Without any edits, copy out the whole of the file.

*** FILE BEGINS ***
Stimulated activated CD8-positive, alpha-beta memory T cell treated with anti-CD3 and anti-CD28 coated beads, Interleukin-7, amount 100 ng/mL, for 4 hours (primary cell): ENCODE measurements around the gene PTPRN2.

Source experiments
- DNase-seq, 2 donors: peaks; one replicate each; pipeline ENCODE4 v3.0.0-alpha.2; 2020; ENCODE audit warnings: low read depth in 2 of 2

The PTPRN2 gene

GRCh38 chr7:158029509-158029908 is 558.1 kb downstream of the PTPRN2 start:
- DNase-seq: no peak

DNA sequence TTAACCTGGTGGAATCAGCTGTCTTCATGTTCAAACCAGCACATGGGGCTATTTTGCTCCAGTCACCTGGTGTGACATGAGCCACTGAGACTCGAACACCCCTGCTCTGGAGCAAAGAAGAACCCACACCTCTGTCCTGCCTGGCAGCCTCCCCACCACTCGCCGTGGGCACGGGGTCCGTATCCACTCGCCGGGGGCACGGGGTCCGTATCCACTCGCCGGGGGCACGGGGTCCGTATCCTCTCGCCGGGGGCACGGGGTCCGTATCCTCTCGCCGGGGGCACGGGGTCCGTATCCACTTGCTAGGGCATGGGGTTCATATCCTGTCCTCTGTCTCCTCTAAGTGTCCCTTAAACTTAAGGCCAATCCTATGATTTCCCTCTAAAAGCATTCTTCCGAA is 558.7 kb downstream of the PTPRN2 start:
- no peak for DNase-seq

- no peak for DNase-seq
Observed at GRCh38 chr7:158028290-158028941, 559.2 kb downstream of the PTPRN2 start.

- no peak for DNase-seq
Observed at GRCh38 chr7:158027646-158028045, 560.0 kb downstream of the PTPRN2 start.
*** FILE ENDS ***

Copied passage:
Stimulated activated CD8-positive, alpha-beta memory T cell treated with anti-CD3 and anti-CD28 coated beads, Interleukin-7, amount 100 ng/mL, for 4 hours (primary cell): ENCODE measurements around the gene PTPRN2.

Source experiments
- DNase-seq, 2 donors: peaks; one replicate each; pipeline ENCODE4 v3.0.0-alpha.2; 2020; ENCODE audit warnings: low read depth in 2 of 2

The PTPRN2 gene

GRCh38 chr7:158029509-158029908 is 558.1 kb downstream of the PTPRN2 start:
- DNase-seq: no peak

DNA sequence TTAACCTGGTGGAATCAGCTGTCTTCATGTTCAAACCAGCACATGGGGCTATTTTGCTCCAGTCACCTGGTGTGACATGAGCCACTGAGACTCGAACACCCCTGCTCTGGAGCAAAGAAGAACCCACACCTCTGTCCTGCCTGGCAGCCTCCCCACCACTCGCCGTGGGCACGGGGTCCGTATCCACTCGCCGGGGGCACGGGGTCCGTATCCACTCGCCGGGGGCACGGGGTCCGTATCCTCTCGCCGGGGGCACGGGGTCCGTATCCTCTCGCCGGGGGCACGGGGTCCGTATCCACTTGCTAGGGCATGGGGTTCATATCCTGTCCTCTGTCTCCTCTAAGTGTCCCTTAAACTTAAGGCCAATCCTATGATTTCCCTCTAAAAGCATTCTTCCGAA is 558.7 kb downstream of the PTPRN2 start:
- no peak for DNase-seq

- no peak for DNase-seq
Observed at GRCh38 chr7:158028290-158028941, 559.2 kb downstream of the PTPRN2 start.

- no peak for DNase-seq
Observed at GRCh38 chr7:158027646-158028045, 560.0 kb downstream of the PTPRN2 start.